The second 'Invited Review Paper' from the Journal of Water & Climate Change is now available!

'Review of recent advances in climate change detection and attribution studies: A large-scale hydroclimatological perspective'

P. Sonali and D. Nagesh Kumar

DOI: https://doi.org/10.2166/wcc.2020.091

Professor Chris Perera, PhD, FIE (Aust), CPEng, Editor-in-Chief of the Journal of Water & Climate Change said the following about the paper: 

'Detection and attribution of climate change involves assessing the causes of observed changes in the climate system through climate models and observations using various methods and techniques. Detection and attribution studies are important as they help (1) determine whether human influence on climate variables can be distinguished from natural variability, (2) evaluate whether the model simulations are consistent with observed trends or other changes in the climate system, and (3) the scientific community and policymakers to deal with climate change adaptation and mitigation challenges. This paper reviewed various processes and advances in climate change detection and attribution analyses at global/regional scales during the past few decades.'

The paper is also Open Access! 

Please see below a note from Professor Chris Perera, PhD, FIE (Aust), CPEng about 'Invited Review Papers.'

Late last year, the Journal of Water & Climate Change introduced an ‘Invited Review Paper’ category. These papers are written by the experts on a specific topic related to water and climate change. These review papers are aimed to produce the state-of-the-art knowledge on the topic, considering also the issues, challenges and potential solutions, and ideas for future research. We are pleased to publish our first such review. This first review is on a timely topic on floods and climate change particularly focusing on tropical and subtropical regions.

Climate has changed throughout Earth history and in recent years, Earth’s climate has begun to change again, mostly producing a warmer climate producing consistent higher temperatures above the long term average. Most scientists believe this warmer climate change is because of the human activities that release greenhouse gases into the atmosphere.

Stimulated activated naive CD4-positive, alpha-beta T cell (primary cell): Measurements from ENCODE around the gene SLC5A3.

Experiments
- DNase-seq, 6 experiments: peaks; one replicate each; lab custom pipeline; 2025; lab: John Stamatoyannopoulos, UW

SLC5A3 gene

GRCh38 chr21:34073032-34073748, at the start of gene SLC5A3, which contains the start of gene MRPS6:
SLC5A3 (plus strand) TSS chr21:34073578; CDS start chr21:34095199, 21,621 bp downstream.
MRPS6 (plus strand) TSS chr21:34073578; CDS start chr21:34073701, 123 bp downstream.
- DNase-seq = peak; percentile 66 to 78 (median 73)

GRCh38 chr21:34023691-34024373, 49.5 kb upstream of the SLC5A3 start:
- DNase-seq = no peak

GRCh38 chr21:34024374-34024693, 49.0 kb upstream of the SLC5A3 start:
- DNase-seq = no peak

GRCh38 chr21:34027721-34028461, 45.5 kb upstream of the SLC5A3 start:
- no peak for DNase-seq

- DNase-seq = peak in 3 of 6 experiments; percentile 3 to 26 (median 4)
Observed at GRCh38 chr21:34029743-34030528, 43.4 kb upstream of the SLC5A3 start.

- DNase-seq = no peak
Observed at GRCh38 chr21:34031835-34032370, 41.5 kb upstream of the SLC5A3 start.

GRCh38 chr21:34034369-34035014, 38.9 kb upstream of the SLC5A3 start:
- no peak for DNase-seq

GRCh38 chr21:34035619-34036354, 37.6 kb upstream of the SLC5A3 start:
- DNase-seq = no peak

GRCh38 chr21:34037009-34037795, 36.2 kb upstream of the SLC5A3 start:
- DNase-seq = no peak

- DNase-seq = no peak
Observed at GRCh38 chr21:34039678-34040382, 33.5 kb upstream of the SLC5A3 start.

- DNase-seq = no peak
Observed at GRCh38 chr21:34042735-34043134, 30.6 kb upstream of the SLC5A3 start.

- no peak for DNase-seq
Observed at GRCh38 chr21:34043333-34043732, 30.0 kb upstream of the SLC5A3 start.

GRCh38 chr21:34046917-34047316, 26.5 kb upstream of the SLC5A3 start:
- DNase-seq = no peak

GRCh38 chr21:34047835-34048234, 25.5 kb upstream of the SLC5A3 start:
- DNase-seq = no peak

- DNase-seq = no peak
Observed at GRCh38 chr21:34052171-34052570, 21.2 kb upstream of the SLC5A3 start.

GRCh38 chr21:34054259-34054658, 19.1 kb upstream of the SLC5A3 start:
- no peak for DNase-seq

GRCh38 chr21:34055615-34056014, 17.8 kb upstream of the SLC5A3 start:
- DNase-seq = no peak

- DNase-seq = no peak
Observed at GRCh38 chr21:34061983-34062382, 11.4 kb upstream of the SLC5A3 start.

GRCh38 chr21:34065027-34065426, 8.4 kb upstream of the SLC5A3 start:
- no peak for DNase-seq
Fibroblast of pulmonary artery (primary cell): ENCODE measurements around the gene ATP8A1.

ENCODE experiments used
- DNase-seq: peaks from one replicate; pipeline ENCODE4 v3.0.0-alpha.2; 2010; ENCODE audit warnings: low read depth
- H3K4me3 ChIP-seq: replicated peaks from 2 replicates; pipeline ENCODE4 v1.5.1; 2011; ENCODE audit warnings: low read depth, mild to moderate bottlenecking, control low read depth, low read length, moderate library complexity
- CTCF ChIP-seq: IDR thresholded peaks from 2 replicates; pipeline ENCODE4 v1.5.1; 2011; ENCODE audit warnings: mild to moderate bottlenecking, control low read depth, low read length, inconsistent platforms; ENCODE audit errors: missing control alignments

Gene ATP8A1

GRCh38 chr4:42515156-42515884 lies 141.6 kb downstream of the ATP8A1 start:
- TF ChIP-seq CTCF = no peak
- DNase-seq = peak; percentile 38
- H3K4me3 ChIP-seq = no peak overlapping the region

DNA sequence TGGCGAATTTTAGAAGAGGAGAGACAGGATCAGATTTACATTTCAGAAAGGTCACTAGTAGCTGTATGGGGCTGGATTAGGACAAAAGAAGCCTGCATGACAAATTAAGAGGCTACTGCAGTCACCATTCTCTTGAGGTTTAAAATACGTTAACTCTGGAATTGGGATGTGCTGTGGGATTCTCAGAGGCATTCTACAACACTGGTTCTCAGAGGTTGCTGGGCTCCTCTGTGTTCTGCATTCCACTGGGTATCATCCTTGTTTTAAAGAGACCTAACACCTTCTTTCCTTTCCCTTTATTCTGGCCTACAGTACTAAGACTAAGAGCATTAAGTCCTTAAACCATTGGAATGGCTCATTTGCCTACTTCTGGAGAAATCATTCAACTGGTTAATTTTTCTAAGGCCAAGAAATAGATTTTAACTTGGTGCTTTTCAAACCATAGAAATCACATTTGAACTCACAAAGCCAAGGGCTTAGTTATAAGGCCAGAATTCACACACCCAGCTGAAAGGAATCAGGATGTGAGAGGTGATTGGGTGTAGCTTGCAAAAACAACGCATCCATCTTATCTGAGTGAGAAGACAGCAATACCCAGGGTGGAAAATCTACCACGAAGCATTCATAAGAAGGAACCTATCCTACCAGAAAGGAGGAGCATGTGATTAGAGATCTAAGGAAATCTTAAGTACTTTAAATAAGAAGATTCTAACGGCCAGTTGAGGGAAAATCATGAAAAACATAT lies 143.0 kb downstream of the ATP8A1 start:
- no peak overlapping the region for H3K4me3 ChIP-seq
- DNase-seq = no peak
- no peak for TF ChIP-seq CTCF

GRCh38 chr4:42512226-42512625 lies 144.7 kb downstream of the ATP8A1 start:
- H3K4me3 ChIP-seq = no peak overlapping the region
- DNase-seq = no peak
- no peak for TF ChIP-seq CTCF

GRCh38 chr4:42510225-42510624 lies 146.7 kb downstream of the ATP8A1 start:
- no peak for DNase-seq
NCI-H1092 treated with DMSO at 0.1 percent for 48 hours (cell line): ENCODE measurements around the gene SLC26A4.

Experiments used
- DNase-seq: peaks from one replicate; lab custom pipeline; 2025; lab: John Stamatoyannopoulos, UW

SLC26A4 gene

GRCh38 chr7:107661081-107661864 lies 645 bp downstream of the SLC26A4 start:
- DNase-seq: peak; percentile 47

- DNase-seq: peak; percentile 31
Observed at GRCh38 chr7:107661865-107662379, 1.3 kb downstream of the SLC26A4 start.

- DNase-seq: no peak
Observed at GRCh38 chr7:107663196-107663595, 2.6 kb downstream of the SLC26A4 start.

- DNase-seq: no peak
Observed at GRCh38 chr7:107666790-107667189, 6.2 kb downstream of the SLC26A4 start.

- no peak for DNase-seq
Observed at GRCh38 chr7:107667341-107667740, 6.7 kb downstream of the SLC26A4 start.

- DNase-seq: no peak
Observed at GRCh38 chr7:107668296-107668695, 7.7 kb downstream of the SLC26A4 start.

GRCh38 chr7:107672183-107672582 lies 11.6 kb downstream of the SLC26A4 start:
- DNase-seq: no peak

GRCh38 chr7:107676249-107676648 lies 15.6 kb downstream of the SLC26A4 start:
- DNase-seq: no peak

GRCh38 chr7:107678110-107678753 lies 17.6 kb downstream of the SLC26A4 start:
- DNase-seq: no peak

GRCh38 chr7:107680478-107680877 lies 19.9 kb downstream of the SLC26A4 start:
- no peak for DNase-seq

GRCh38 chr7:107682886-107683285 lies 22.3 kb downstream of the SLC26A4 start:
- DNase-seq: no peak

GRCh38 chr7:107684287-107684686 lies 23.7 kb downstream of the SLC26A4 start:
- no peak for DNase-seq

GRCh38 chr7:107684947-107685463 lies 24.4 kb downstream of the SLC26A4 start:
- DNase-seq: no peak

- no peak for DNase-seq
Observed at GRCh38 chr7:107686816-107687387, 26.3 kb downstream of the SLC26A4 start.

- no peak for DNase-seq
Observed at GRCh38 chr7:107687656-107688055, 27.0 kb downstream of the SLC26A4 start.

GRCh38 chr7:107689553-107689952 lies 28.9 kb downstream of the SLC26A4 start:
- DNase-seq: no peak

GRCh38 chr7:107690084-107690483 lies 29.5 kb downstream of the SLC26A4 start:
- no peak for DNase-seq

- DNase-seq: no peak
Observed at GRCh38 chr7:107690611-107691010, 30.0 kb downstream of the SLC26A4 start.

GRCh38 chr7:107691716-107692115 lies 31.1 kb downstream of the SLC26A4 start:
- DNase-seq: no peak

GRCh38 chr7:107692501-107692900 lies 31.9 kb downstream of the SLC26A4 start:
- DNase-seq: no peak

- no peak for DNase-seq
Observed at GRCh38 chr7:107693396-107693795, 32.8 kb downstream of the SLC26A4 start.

Climate change will affect human societies and the natural environment. With climate change, the water cycle is expected to undergo significant change and disturbs the natural balance that may have seen under the stable climate. The potential direct consequences of climate change on water include wet areas becoming wetter and dry areas drier, longer periods of drought in some regions, an increase in the number, duration and intensity of tropical storms, decline in water quality in rivers and lakes, and rise in sea level. There are also indirect consequences such as the effect of human health and the risks associated with development of cities and towns.

During the latter half of the last century, significant progress has been made in the development of climate models and climate change impact models. This significant progress is due to rapidly developing high computer power.

The United Nations formed the International Panel on Climate Change (IPCC) in 1988 to provide the world with an objective, scientific view of climate change, its natural, political and economic impacts and risks, and possible response options.  The IPCC is currently in its Sixth Assessment cycle. Similar to the preceding cycles, this assessment cycle will review and provide recommendations on the state-of-the-art knowledge on climate science and impact analysis, focusing on climate modelling, model evaluation, predictions, scenarios and projections, detection and attribution, on global and regional scales. Therefore it is timely that the Journal of Water and Climate Change produces a series of review papers by recognised experts in the area on various aspects related to water and climate change to provide the state-of-the-art knowledge on the topic to its readers.

 

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